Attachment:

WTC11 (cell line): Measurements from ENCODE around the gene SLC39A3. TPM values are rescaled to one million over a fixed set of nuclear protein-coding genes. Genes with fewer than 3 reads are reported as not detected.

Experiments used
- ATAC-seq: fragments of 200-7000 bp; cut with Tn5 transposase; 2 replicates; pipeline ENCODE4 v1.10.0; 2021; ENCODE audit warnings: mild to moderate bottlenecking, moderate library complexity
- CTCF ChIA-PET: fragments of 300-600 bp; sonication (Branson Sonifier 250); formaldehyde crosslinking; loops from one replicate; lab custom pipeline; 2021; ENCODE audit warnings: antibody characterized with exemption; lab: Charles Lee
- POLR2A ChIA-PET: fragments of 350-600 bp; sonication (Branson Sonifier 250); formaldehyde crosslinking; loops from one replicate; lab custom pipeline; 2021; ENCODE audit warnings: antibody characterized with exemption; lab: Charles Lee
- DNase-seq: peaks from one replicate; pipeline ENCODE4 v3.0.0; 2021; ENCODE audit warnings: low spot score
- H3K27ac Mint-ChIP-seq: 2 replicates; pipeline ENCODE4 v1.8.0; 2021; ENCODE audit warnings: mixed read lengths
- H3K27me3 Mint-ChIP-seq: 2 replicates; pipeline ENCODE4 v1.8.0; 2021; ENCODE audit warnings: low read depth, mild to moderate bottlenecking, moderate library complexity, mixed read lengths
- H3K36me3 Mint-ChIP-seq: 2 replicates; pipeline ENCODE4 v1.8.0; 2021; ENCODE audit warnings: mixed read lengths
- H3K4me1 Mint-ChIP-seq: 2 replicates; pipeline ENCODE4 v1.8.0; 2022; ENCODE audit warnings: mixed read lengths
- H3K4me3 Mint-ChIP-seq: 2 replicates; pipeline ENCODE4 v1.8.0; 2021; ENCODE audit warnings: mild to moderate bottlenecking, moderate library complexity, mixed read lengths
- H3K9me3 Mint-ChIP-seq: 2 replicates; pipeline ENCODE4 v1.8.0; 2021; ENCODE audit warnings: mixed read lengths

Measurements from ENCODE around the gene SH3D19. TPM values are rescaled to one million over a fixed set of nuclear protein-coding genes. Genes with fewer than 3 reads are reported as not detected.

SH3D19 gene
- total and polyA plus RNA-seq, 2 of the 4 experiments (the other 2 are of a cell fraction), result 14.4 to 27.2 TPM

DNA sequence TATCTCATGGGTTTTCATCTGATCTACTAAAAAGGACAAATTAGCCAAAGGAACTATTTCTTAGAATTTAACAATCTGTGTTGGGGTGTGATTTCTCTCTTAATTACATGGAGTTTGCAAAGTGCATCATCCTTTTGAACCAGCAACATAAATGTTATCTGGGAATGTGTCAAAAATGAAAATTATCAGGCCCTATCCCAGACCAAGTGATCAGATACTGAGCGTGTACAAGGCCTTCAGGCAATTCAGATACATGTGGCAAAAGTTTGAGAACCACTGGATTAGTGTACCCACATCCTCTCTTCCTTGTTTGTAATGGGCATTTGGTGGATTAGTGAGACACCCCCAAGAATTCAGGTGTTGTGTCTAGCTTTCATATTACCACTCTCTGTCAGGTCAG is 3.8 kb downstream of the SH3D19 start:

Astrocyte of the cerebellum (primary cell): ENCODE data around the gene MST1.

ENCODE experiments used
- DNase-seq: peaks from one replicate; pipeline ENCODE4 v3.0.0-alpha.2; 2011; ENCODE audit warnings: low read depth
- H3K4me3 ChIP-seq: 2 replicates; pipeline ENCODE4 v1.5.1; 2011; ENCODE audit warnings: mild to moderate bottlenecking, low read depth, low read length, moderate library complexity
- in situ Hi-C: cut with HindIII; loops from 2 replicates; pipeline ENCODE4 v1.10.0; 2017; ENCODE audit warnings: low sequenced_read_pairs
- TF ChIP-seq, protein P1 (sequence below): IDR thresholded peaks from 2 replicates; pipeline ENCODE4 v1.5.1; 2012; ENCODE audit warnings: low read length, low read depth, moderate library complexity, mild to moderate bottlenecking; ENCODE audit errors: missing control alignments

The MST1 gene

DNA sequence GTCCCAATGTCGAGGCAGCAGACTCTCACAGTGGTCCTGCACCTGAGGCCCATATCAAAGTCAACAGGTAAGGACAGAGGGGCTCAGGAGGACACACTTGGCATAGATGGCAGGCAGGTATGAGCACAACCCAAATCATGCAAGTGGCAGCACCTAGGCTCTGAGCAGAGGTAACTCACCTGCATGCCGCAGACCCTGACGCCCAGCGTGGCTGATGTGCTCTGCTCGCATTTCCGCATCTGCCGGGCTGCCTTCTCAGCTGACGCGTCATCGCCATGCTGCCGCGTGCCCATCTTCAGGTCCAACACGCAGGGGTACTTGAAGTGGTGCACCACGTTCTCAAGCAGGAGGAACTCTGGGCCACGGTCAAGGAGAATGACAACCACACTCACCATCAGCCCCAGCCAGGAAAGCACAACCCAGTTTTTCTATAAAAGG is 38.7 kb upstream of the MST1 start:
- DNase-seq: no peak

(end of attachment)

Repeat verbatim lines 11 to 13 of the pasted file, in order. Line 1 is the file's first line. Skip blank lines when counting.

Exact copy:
- H3K4me3 Mint-ChIP-seq: 2 replicates; pipeline ENCODE4 v1.8.0; 2021; ENCODE audit warnings: mild to moderate bottlenecking, moderate library complexity, mixed read lengths
- H3K9me3 Mint-ChIP-seq: 2 replicates; pipeline ENCODE4 v1.8.0; 2021; ENCODE audit warnings: mixed read lengths

Measurements from ENCODE around the gene SH3D19. TPM values are rescaled to one million over a fixed set of nuclear protein-coding genes. Genes with fewer than 3 reads are reported as not detected.